Nullifidian in reply to albdavidt 4 minutes ago

      • @”Most mutations are deleterious” Prove it.

        emfederin in reply to albdavidt 1 hour ago

      • Most mutations are deleterious in that they confer reduced fitness if not outright inviability. You just have to get over the idea of a proof in science, there are proofs in mathematics but not in science. Concepts in science are supported with evidence. Most mutations are observed to reduce fitness or produce inviability.

        albdavidt in reply to emfederin 1 hour ago

      • @”Most mutations are deleterious in that they confer reduced fitness if not outright inviability” You’re pulling that out of your ass. Most mutations are benign. I never said science has any absolute proofs. Hell, You can’t prove your parents are your parents. What YOU have to get over is that remote possibilities are somehow competitive with high probabilities.

        emfederin in reply to albdavidt 2 minutes ago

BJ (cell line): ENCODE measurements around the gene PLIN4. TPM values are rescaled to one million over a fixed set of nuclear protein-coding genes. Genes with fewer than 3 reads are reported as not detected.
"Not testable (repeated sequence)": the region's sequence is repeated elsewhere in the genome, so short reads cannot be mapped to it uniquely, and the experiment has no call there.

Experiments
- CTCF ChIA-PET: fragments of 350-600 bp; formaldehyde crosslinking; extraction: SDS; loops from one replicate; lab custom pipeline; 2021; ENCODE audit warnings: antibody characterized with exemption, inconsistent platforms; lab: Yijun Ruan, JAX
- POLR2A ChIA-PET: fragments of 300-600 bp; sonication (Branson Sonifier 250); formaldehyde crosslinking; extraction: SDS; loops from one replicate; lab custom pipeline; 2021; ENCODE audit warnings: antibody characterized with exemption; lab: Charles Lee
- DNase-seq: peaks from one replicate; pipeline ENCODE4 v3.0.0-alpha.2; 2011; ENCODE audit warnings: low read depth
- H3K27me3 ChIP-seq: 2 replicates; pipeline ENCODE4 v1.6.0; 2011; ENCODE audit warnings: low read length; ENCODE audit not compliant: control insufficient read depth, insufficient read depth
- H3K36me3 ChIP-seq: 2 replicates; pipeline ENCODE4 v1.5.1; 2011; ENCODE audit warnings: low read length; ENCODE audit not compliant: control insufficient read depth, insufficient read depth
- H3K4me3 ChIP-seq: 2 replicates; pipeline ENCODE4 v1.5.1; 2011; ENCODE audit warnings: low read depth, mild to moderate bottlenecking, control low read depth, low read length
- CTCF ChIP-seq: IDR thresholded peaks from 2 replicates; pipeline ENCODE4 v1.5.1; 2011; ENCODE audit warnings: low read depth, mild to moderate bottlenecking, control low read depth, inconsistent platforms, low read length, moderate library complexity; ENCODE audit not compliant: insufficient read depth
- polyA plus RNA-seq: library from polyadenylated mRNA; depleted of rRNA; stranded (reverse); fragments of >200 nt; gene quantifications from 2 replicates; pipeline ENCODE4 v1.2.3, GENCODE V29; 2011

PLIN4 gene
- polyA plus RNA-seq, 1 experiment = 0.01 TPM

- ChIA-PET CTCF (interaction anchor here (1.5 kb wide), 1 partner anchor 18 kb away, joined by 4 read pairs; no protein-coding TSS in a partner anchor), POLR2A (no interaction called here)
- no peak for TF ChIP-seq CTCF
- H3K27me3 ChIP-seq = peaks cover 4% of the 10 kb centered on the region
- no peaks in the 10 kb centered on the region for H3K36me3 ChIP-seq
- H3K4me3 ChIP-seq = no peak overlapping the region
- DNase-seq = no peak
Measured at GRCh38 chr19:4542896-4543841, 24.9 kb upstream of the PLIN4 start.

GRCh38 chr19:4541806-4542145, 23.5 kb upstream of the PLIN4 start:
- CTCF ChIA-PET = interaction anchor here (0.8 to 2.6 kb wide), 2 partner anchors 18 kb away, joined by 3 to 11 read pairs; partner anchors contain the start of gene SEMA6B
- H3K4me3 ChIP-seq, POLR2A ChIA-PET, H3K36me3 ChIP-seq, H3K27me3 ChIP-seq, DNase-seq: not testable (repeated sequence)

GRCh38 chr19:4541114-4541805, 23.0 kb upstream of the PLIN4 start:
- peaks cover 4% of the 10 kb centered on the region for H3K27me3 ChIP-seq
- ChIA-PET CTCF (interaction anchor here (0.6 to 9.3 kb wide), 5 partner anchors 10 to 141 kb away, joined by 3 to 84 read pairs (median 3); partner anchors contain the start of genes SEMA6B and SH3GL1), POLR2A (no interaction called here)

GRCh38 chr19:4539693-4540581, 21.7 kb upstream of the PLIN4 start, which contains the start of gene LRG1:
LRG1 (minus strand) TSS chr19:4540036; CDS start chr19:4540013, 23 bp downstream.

I don’t think albdavidt has gotten as far as neutral theory, frankly. And he is being consistent–if somewhat uninquisitive. He holds that all or almost all DNA is functional, and if it were most mutations probably would be deleterious. He doesn’t ask himself, though, how any species can survive this mutational load given a genome that is (almost) entirely functional. In any case, he’s wrong about the genome having widespread function, which is one reason why most mutations are actually neutral

        Nullifidian in reply to emfederin 4 minutes ago

        If “functionality of a sequence is wrecked” and this causes lower fitness, it is selected agains, just like the majority of all mutations are, which are deleterious to an individual. More and faster deleterious mutations are selected against – more often and faster. If a mutation is beneficial to an organism, that organism has greater success than individuals without the mutation and the frequency of that mutation increases in a population.

        albdavidt in reply to Nullifidian (Show the comment) 1 minute ago

        Transposable elements splice segments of DNA in and out of a genome. They can cary part or all of a gene product coding segment of DNA. This is gene duplication. The exon duplicating and shuffling process of transposable elements allows for rapid evolution as compared to mutation alone.

        albdavidt in reply to Nullifidian 3 minutes ago